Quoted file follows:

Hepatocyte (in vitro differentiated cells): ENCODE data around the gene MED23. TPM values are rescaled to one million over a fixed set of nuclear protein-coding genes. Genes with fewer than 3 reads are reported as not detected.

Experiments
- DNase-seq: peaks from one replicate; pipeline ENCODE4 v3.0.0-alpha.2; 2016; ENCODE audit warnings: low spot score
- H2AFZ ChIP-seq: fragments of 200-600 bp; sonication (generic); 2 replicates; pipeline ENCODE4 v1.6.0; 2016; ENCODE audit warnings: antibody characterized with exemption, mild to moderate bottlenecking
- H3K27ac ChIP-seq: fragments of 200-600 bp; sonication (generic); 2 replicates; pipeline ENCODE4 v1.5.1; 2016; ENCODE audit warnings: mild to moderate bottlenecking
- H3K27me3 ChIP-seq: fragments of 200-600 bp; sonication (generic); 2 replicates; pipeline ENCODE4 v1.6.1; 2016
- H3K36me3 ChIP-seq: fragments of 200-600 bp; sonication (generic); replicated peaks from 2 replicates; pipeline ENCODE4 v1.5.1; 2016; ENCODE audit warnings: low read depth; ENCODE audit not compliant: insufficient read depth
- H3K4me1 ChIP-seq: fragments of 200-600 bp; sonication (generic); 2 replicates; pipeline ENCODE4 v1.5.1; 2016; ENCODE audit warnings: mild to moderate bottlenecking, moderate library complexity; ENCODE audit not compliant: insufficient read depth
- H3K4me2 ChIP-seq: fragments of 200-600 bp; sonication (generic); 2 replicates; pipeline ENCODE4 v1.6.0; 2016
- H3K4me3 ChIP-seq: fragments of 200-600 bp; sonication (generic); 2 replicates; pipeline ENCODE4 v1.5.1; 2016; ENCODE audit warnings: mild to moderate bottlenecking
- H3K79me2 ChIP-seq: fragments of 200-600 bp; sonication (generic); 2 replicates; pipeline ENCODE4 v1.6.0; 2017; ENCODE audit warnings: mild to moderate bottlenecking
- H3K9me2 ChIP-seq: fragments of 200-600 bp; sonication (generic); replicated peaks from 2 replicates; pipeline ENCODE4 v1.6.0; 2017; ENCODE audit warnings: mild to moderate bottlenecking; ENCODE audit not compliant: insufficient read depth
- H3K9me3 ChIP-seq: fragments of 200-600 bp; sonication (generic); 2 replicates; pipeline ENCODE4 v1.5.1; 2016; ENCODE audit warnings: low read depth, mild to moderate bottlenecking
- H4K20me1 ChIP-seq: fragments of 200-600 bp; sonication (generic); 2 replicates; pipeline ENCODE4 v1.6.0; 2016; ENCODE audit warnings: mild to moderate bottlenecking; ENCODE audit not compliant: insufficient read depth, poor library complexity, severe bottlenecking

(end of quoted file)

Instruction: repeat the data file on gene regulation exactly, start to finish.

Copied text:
Hepatocyte (in vitro differentiated cells): ENCODE data around the gene MED23. TPM values are rescaled to one million over a fixed set of nuclear protein-coding genes. Genes with fewer than 3 reads are reported as not detected.

Experiments
- DNase-seq: peaks from one replicate; pipeline ENCODE4 v3.0.0-alpha.2; 2016; ENCODE audit warnings: low spot score
- H2AFZ ChIP-seq: fragments of 200-600 bp; sonication (generic); 2 replicates; pipeline ENCODE4 v1.6.0; 2016; ENCODE audit warnings: antibody characterized with exemption, mild to moderate bottlenecking
- H3K27ac ChIP-seq: fragments of 200-600 bp; sonication (generic); 2 replicates; pipeline ENCODE4 v1.5.1; 2016; ENCODE audit warnings: mild to moderate bottlenecking
- H3K27me3 ChIP-seq: fragments of 200-600 bp; sonication (generic); 2 replicates; pipeline ENCODE4 v1.6.1; 2016
- H3K36me3 ChIP-seq: fragments of 200-600 bp; sonication (generic); replicated peaks from 2 replicates; pipeline ENCODE4 v1.5.1; 2016; ENCODE audit warnings: low read depth; ENCODE audit not compliant: insufficient read depth
- H3K4me1 ChIP-seq: fragments of 200-600 bp; sonication (generic); 2 replicates; pipeline ENCODE4 v1.5.1; 2016; ENCODE audit warnings: mild to moderate bottlenecking, moderate library complexity; ENCODE audit not compliant: insufficient read depth
- H3K4me2 ChIP-seq: fragments of 200-600 bp; sonication (generic); 2 replicates; pipeline ENCODE4 v1.6.0; 2016
- H3K4me3 ChIP-seq: fragments of 200-600 bp; sonication (generic); 2 replicates; pipeline ENCODE4 v1.5.1; 2016; ENCODE audit warnings: mild to moderate bottlenecking
- H3K79me2 ChIP-seq: fragments of 200-600 bp; sonication (generic); 2 replicates; pipeline ENCODE4 v1.6.0; 2017; ENCODE audit warnings: mild to moderate bottlenecking
- H3K9me2 ChIP-seq: fragments of 200-600 bp; sonication (generic); replicated peaks from 2 replicates; pipeline ENCODE4 v1.6.0; 2017; ENCODE audit warnings: mild to moderate bottlenecking; ENCODE audit not compliant: insufficient read depth
- H3K9me3 ChIP-seq: fragments of 200-600 bp; sonication (generic); 2 replicates; pipeline ENCODE4 v1.5.1; 2016; ENCODE audit warnings: low read depth, mild to moderate bottlenecking
- H4K20me1 ChIP-seq: fragments of 200-600 bp; sonication (generic); 2 replicates; pipeline ENCODE4 v1.6.0; 2016; ENCODE audit warnings: mild to moderate bottlenecking; ENCODE audit not compliant: insufficient read depth, poor library complexity, severe bottlenecking